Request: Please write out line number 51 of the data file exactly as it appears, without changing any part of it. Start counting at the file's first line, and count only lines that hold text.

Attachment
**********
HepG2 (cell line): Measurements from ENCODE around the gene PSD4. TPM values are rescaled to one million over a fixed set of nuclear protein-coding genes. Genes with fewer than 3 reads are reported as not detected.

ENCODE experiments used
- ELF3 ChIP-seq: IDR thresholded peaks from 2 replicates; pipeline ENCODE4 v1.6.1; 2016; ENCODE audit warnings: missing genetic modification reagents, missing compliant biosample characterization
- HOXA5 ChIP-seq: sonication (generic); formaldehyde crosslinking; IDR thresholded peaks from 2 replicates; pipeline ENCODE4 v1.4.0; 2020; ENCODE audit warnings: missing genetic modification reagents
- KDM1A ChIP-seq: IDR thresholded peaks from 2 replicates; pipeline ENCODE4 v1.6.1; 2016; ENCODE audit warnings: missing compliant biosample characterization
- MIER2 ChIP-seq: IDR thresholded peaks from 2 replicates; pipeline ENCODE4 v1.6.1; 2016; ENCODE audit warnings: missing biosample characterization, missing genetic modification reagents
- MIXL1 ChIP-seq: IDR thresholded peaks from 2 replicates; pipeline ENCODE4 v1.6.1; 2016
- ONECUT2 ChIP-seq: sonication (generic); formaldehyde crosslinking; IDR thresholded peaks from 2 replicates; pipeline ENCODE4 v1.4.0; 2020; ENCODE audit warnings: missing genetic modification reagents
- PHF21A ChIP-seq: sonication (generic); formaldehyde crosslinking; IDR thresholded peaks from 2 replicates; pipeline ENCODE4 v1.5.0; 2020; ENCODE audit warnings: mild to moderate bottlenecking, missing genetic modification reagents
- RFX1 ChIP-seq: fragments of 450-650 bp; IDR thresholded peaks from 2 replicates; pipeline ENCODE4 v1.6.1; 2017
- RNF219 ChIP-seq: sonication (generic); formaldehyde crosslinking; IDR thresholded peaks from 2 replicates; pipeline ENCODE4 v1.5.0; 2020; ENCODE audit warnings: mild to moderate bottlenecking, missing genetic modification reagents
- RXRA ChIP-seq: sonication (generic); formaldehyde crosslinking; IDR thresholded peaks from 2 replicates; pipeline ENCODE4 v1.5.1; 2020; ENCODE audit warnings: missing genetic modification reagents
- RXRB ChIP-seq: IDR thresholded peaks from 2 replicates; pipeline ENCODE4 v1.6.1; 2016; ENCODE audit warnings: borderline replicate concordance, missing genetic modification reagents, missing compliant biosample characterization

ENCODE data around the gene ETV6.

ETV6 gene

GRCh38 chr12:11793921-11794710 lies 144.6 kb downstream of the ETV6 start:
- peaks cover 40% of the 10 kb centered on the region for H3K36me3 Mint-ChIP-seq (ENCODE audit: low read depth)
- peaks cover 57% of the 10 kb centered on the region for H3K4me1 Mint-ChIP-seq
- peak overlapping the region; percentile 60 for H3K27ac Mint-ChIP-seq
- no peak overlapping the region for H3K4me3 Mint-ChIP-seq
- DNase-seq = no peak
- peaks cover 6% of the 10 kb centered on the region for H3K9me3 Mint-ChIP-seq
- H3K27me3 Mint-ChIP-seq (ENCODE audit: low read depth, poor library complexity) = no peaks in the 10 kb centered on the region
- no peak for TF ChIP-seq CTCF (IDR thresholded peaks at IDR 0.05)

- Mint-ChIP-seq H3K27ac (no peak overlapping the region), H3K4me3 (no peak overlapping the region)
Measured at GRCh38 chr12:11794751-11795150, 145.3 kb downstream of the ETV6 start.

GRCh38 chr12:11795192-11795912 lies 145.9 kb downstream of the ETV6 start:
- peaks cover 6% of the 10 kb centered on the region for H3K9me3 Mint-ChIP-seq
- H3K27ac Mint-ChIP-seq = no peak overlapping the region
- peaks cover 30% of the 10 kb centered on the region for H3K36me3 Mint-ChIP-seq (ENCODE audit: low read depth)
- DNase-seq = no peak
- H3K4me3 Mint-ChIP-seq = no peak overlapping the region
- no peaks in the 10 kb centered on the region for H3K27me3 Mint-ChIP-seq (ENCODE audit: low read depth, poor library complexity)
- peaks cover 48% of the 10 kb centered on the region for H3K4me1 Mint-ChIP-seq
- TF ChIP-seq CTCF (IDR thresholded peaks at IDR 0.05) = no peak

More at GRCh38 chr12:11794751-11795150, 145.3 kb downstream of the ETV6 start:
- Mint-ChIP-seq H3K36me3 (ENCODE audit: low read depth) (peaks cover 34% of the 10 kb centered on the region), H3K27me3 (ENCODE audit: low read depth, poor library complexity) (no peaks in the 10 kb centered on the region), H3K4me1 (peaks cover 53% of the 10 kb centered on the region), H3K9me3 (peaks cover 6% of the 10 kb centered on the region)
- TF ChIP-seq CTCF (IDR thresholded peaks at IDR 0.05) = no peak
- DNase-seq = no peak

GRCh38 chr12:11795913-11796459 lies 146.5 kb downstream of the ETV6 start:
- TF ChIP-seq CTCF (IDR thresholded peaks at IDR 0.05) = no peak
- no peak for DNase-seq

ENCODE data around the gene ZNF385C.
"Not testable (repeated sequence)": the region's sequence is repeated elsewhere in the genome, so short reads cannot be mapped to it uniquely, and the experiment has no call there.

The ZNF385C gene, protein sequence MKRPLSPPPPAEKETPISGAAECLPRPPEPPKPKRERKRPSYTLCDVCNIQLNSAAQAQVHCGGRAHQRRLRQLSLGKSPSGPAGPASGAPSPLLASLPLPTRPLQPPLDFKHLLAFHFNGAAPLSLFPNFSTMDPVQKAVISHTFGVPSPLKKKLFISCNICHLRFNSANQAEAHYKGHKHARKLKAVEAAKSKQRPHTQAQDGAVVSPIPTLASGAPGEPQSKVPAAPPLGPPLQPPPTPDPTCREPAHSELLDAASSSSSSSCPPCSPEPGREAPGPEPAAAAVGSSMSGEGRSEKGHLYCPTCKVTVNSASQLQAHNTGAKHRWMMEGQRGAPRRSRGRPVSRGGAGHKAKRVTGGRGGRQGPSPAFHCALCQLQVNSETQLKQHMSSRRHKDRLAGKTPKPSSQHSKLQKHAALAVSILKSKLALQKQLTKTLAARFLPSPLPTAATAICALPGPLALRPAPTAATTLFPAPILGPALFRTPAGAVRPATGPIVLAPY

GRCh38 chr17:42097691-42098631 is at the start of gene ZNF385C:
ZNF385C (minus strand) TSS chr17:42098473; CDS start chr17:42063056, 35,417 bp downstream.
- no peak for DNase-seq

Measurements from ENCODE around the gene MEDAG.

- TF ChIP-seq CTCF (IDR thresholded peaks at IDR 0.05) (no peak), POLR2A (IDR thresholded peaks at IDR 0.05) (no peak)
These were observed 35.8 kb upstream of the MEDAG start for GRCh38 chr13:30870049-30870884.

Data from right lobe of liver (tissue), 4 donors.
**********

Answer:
These were observed 35.8 kb upstream of the MEDAG start for GRCh38 chr13:30870049-30870884.